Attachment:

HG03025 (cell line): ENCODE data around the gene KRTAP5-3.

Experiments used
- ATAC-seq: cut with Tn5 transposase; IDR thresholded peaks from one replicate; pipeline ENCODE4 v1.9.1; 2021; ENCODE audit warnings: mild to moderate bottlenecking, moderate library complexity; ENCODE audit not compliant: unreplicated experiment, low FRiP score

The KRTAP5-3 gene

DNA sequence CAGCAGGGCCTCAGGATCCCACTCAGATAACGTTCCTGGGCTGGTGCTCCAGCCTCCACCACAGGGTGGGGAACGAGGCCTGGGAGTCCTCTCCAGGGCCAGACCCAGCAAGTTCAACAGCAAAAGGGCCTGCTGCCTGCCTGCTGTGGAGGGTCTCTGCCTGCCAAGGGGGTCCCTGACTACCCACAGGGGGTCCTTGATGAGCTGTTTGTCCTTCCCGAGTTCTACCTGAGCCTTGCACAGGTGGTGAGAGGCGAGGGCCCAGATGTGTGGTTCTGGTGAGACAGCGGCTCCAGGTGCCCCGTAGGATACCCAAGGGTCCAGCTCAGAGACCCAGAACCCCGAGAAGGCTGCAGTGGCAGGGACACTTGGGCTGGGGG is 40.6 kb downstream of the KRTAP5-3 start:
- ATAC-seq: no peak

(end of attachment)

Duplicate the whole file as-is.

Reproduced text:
HG03025 (cell line): ENCODE data around the gene KRTAP5-3.

Experiments used
- ATAC-seq: cut with Tn5 transposase; IDR thresholded peaks from one replicate; pipeline ENCODE4 v1.9.1; 2021; ENCODE audit warnings: mild to moderate bottlenecking, moderate library complexity; ENCODE audit not compliant: unreplicated experiment, low FRiP score

The KRTAP5-3 gene

DNA sequence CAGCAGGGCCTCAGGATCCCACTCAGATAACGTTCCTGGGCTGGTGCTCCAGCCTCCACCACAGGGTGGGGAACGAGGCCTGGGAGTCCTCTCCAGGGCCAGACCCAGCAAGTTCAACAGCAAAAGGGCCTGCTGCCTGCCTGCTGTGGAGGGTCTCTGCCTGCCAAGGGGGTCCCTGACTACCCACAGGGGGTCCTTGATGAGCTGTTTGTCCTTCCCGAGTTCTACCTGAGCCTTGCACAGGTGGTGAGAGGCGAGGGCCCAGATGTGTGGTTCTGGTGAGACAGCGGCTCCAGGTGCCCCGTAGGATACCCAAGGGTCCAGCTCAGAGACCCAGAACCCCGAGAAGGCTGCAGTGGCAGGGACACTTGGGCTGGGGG is 40.6 kb downstream of the KRTAP5-3 start:
- ATAC-seq: no peak